If this does not work you can replace the outlet hose or use a good 3M type marine sealer and let it dry and it will never leak again but it will e hard to take apart again.


John L.

Post# 1085735 , Reply# 28   8/20/2020 at 01:07 (955 days old) by Cam2s (Nebraska)        

Thank you for the advice, I figured I would just have to keep messing with it but never hurts to ask. I Think I loosened the wash arm support during the cleaning process, so I took that apart along with the nut and boot and cleaned it and tightened it down. Also got a new clamp for the outlet. It did finally get sealed up. Was getting frustrated the other night walking away and looking at it with fresh eyes certainly helped too.

I noticed that the sump seemed excessively big, I did go ahead and order the new part. It looks much more efficient. Next step here will be to let it run through a cycle to clean it out and see if there are any other issues. Will hand pour water in for now. Once the sump arrives Iíll put it in and probably install it under the counter. I would like to look at using it out of the counter so I can still have my Bosch but that will be a project for later.

Looking forward to using this machine, with the new parts itís going to be an absolute powerhouse!

Post# 1085804 , Reply# 29   8/20/2020 at 17:32 (954 days old) by Cam2s (Nebraska)        

Sump came today, got it swapped out with relatively little fuss. Still leak free so thatís great. Itís currently chugging through all cycle, all seems well so far. The new motor is much quieter, all you can hear is the water sloshing around. Hopefully will be able to get it installed in the cabinet within the next few days.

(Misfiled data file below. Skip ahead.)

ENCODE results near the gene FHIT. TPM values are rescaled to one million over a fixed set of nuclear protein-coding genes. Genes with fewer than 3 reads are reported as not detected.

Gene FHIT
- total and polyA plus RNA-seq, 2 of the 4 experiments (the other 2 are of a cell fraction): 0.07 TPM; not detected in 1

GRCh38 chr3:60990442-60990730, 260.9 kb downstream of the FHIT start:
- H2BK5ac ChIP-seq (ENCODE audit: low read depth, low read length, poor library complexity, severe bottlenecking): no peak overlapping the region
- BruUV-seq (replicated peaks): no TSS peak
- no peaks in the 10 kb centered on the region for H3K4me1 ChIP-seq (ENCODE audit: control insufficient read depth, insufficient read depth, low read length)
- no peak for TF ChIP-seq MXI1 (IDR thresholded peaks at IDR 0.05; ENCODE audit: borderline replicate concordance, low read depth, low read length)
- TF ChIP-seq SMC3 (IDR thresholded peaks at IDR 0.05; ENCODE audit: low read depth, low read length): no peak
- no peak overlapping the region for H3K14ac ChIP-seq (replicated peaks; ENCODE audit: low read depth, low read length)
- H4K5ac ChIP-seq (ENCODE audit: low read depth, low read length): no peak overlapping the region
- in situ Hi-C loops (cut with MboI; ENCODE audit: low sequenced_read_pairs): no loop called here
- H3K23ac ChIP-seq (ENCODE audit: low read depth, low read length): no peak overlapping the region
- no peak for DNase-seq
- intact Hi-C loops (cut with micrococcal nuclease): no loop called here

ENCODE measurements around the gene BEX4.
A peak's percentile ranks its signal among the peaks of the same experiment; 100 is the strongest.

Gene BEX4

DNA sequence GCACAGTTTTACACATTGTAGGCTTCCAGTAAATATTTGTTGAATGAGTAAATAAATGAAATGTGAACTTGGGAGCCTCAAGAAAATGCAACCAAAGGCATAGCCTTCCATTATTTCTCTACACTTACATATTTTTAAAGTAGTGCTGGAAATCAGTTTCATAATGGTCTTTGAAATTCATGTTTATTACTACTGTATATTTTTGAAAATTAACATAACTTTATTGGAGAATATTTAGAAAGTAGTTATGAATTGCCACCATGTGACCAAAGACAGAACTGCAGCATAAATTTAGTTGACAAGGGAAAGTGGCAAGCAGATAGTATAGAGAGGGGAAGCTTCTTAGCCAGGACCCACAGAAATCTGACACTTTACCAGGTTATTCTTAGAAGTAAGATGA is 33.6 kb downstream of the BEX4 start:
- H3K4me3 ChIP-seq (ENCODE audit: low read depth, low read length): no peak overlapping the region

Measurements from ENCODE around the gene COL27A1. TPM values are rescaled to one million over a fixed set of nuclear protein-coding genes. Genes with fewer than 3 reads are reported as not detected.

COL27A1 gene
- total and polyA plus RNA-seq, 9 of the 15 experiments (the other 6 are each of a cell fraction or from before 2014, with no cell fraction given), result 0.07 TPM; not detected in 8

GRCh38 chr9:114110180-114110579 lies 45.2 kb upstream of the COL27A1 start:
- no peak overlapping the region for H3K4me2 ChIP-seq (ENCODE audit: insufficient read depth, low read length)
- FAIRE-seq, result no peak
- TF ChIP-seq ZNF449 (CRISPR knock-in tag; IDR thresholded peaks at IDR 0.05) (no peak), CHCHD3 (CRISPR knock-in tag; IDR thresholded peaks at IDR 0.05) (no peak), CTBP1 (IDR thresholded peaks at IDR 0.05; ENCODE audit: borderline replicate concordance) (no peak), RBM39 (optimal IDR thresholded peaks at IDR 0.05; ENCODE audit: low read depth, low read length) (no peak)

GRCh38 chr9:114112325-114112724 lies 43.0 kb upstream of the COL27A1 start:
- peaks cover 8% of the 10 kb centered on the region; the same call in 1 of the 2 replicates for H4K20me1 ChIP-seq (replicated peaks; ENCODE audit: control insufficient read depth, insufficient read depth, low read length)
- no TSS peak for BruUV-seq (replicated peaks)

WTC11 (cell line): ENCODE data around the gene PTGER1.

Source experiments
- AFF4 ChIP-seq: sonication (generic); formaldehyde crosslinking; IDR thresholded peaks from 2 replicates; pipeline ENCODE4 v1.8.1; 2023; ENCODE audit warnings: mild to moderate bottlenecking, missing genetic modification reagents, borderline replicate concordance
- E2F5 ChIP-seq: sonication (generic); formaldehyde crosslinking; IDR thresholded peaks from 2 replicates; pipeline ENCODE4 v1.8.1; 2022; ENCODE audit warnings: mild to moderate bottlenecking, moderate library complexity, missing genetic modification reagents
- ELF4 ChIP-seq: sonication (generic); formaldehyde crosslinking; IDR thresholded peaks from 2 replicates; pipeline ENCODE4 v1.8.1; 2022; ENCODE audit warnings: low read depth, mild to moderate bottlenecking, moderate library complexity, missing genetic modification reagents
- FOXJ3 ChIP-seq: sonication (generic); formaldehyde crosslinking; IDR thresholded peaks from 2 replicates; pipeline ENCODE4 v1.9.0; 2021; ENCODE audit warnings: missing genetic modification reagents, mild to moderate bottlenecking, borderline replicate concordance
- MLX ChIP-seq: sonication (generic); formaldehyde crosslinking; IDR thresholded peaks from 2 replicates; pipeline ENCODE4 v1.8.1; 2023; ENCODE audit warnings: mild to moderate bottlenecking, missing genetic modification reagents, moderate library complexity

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Post# 1085806 , Reply# 30   8/20/2020 at 17:40 (954 days old) by chetlaham (United States)        
New Sump

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Efficient by several orders. The new sump and pump holds roughly about 1/3 the water of the old sump and pump. Given the water charge and number of fills, this machine will wash and rinse circles around newer machines.

You are lucky, no matter what people say older GE machines are simply the best overall in every way possible.

Post# 1085813 , Reply# 31   8/20/2020 at 18:35 (954 days old) by Cam2s (Nebraska)        

Well when I first seen the sump I thought that it looked very odd. I was wondering if there was a way to block off the bottom so it would retain less water. Glad they updated the part.

In college I lived in a apartment that had one of the later 90s GE dishwasher. Very BOL, was out of the potscrubber series but this one was not badged as such it was so BOL. Had heavy, normal, and light on the dial, a heated dry rocker and that was it. Didnít have multi orbit, the passive filtration, the power shower, or an extended wash. Nonetheless if you loaded it right it cleaned well enough. That dishwasher lead to a lot of arguments with my roommates at the time. They where always upset that would go behind them and rearrange the dishwasher. At the time I was very conscious about utilities cost and only ran it when it was absolutely full. I always bobloaded it before I knew there was such a thing haha. Also I could never get them to understand the limits of a tower wash system.